- Negative effects of further delays: There is insufficient awareness of the fact that postponing the entry of the Western Balkans into the European Union can only cause further backsliding in the reform process. The strengthened EU conditionality in the Western Balkans, along with much weaker incentives due to uncertain membership, has had very negative effects during the past ten years. Instead of converging with the socio-economic and political matrix of its EU vicinity, there has been limited political and income convergence. The Western Balkans are still at 30-45% of European Union average GDP per capita (2020), without Kosovo (for which accurate statistics are not available). Given that the Western Balkans will receive financial assistance over the next seven years that represents less than half percent of the European Union budget, there is a risk of further divergence (rather than convergence) with the richer part of Europe, unless the region joins the European Union soon. People in the region are experiencing the “three Ds” phenomena – Disappointment, Disillusionment and Disenchantment with the EU – that is leading to a strong deterioration of the European Union image, in parallel with increasing loss of human capital through migration of young people leaving for better living and working conditions elsewhere (e.g. one-third of Kosovo citizens already live abroad). Frustration of citizens is being used by right-wing anti-EU parties to create an even higher wall between the Western Balkans and the European Union.
- Pro-Russian sentiment Vs. support of European Union: Some Western Balkan countries are linked to Russia through history, culture, religion. This does not mean, however, that their citizens do not strongly condemn the Russian attack on Ukraine. Moreover, public opinion in the Western Balkans predominantly supports European Union membership (if voting at a referendum) – 91% in Albania, 81% in Bosnia and Herzegovina, 95% in Kosovo, 83% in Montenegro, 80% in North Macedonia, 64% in Serbia – although an increasing number believes it will never happen and, due to unfulfilled expectations, their attitude towards the European Union is much less favourable. Serbia may finally have taken sides, having voted in favour of UN Resolutions denouncing Russia over the Ukraine invasion (March 2022) and suspending Russia from the Human Rights Council (April 2022).
Conference on (Mis)Perceptions of the European Union in the Western Balkans
Belgrade, 7-8 April 2022
Jean Monnet Project of the Universities of Perugia, Belgrade and Zagreb
In view of the above, we the undersigned issue this Call for Action, urging for a Fast Track for the Western Balkans to the European Union.
Will Bartlett, European Institute, London School of Economics, London, UK
Stefano Bianchini, University of Bologna, Italy
Srđan Bogosavljević, University of Belgrade; Ipsos, Serbia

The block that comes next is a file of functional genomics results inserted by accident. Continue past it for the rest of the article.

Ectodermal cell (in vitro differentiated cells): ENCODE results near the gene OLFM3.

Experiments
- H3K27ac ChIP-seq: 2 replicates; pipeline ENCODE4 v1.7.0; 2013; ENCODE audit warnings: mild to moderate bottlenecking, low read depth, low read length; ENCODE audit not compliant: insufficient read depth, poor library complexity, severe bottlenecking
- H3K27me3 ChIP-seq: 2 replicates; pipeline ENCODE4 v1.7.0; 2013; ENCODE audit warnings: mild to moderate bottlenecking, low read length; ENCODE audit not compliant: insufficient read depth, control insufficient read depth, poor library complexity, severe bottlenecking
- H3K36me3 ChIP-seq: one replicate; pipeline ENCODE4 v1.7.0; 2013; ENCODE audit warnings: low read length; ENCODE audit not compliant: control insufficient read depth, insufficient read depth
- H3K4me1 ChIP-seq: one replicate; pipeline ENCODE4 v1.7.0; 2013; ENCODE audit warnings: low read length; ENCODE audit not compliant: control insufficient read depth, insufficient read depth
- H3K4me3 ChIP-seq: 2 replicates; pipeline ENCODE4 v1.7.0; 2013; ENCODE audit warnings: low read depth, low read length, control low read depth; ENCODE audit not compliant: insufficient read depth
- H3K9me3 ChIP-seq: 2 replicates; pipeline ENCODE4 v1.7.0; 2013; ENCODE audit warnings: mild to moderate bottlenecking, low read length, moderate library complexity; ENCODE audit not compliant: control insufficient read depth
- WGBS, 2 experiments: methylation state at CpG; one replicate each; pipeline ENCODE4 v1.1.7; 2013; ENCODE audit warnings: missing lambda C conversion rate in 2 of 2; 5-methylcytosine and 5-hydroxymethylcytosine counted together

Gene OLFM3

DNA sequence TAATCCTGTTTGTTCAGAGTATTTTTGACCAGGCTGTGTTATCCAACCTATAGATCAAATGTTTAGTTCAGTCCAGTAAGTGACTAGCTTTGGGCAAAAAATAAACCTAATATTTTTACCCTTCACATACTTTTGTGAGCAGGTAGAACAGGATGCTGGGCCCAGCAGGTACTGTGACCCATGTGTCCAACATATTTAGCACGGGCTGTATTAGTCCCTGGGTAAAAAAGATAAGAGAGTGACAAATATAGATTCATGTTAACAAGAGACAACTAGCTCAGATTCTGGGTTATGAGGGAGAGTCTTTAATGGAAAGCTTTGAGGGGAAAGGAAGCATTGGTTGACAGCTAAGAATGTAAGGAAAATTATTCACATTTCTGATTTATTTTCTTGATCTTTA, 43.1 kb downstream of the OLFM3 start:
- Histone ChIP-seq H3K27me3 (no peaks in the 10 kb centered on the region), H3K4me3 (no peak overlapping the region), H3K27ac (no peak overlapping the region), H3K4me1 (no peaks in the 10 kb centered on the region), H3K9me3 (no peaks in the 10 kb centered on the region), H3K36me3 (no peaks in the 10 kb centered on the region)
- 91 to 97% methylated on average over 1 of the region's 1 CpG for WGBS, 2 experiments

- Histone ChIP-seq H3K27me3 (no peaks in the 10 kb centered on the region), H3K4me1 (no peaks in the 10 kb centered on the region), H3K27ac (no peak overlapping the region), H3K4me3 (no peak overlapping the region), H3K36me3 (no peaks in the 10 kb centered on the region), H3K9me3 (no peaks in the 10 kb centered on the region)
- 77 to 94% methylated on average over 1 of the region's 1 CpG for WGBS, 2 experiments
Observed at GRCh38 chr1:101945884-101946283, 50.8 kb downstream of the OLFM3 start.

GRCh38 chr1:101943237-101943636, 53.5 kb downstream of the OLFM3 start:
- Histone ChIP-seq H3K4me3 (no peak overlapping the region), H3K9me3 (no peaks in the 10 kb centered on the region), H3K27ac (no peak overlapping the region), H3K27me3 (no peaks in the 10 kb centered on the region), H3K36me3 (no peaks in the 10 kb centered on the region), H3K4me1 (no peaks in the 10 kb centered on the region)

Matteo Bonomi, Institute of International Relations (IAI), Rome, Italy
Ditmir Bushati, Chairman of the Board, Adriatic Security Forum; Former Minister for Europe and Foreign Affairs of Albania, Albania
Mihailo Crnobrnja, former President of European Movement in Serbia; former Ambassador to the European Union of former Yugoslavia
Renzo Daviddi, former EU official in Bosnia and Herzegovina and in Kosovo, Italy
Gordana Đurović, University of Montenegro; President of Montenegrin Pan-European Union; former Minister and Deputy Prime Minister for European Integration, Montenegro
Nedžma Džananović Miraščija, Faculty of Political Sciences, University of Sarajevo, Bosnia and Herzegovina
Jelena Džankić, European University Institute, Florence, Italy
Simonida Kačarska, Director, European Policy Institute, Skopje, North Macedonia
Dejan Jović, Faculty of Political Sciences, University of Zagreb, Croatia
Gëzim Krasniqi, University of Edinburgh, UK
Aleksandra Krstić, Faculty of Political Sciences, University of Belgrade, Serbia
Sonja Licht, President, Foundation BFPE for a Responsible Society, Serbia
Duško Lopandić, Forum for International Relations, European Movement in Serbia; former Ambassador to EU, Serbia
Vladimir Međak, Vice-President, European Movement in Serbia, Serbia
Miroslav Milićević, Anti-Corruption Council, Serbia
Jelica Minić, President, European Movement in Serbia, Serbia
Vesna Pešić, sociologist, former researcher at the Institute for Philosophy and Social Theory; former president of the Civic Alliance of Serbia, Serbia
Dušan Reljić, SWP – German Institute for International and Security Affairs, Berlin/Brussels, Germany
Jovan Teokarević, Faculty of Political Sciences, University of Belgrade, Serbia
Milica Uvalić, Project’s Academic Coordinator, University of Perugia, Italy
Stamenka Uvalić -Trumbić, UNESCO, Paris, France
Jelena Vasiljević, Institute for Philosophy and Social Theory, University of Belgrade, Serbia
Ivan Vujačić, President, Forum for International Relations, European Movement in Serbia; University of Belgrade; former Ambassador to USA, Serbia
With other members of the academic community/civil society organizations from Western Balkan, European Union and other countries
Neven Borak, Slovenia
Fikret Čaušević, University of Sarajevo, School of Economics and Business, Corresponding member of the Academy of Sciences and Arts, Bosnia and Herzegovina
Jože P. Damijan, School of Economics and Business, University of Ljubljana, Slovenia
Adnan S. Efendić, University of Sarajevo, School of Economics and Business, Bosnia and Herzegovina, Affiliate Fellow at CERGE-EI, Prague
Mario Holzner, Vienna Institute for International Economic Studies (WIIW), Austria
Igor Matutinović, PhD, Zagreb, Croatia
Branimir Jovanović, Vienna Institute for International Economic Studies (WIIW), Austria
Edvard Orlić, Department of Economics, Sarajevo School of Science and Technology, Bosnia and Herzegovina
Marko Petrović, University Jaume I, Castellon de la Plana, Spain
Danica Popović, Faculty of Economics, University of Belgrade, Serbia
Slavo Radošević, University College London, School of Slavonic and East European Studies, London, UK
Kiril Simeonovski. Independent scholar, Macedonia
Krešimir Žigić, CERGE-EI, Center for Economic Research and Graduate Education, Charles University & Economics Institute of Academy of Sciences, Czech Republic
Nataša Vučković, Director, Center for Democracy Foundation, Belgrade, Serbia
Nina Vujanović, Vienna Institute for International Economic Studies (WIIW), Vienna, Austria